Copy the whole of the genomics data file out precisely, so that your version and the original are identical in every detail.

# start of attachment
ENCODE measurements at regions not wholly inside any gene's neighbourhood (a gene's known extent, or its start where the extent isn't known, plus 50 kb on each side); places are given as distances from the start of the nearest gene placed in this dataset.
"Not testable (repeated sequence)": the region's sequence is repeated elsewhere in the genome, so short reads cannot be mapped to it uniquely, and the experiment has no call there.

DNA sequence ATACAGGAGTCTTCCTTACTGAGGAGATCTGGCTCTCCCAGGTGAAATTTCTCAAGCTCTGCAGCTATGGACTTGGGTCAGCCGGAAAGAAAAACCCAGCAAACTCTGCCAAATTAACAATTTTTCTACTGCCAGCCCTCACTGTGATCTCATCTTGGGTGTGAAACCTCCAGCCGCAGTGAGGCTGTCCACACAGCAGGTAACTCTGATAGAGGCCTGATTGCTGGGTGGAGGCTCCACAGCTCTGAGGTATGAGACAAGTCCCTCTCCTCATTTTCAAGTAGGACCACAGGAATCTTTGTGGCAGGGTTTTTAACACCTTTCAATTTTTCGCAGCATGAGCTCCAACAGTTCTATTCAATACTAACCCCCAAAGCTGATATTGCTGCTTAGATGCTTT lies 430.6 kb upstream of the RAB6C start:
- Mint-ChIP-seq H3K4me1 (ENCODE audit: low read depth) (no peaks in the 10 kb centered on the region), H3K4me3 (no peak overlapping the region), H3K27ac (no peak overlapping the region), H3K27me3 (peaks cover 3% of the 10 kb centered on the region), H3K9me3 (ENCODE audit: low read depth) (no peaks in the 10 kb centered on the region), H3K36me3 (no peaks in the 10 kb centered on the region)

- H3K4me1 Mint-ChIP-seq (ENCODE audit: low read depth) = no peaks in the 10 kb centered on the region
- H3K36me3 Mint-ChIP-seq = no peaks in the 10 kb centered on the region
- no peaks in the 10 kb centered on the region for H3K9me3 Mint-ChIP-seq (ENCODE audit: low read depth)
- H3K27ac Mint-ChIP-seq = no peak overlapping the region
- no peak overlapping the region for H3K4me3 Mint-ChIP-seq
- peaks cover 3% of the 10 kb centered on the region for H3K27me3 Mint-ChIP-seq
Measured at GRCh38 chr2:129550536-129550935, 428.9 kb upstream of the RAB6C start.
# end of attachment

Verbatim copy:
ENCODE measurements at regions not wholly inside any gene's neighbourhood (a gene's known extent, or its start where the extent isn't known, plus 50 kb on each side); places are given as distances from the start of the nearest gene placed in this dataset.
"Not testable (repeated sequence)": the region's sequence is repeated elsewhere in the genome, so short reads cannot be mapped to it uniquely, and the experiment has no call there.

DNA sequence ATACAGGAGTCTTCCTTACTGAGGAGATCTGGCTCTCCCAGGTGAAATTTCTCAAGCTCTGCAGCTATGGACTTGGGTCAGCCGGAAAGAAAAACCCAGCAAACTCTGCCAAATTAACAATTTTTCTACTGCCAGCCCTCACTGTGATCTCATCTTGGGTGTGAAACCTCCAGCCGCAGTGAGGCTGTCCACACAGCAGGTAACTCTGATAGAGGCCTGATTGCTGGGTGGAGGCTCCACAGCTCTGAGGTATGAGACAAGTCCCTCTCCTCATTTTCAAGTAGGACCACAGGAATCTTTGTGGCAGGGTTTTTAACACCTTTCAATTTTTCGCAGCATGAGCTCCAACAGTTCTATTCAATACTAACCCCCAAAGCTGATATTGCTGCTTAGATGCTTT lies 430.6 kb upstream of the RAB6C start:
- Mint-ChIP-seq H3K4me1 (ENCODE audit: low read depth) (no peaks in the 10 kb centered on the region), H3K4me3 (no peak overlapping the region), H3K27ac (no peak overlapping the region), H3K27me3 (peaks cover 3% of the 10 kb centered on the region), H3K9me3 (ENCODE audit: low read depth) (no peaks in the 10 kb centered on the region), H3K36me3 (no peaks in the 10 kb centered on the region)

- H3K4me1 Mint-ChIP-seq (ENCODE audit: low read depth) = no peaks in the 10 kb centered on the region
- H3K36me3 Mint-ChIP-seq = no peaks in the 10 kb centered on the region
- no peaks in the 10 kb centered on the region for H3K9me3 Mint-ChIP-seq (ENCODE audit: low read depth)
- H3K27ac Mint-ChIP-seq = no peak overlapping the region
- no peak overlapping the region for H3K4me3 Mint-ChIP-seq
- peaks cover 3% of the 10 kb centered on the region for H3K27me3 Mint-ChIP-seq
Measured at GRCh38 chr2:129550536-129550935, 428.9 kb upstream of the RAB6C start.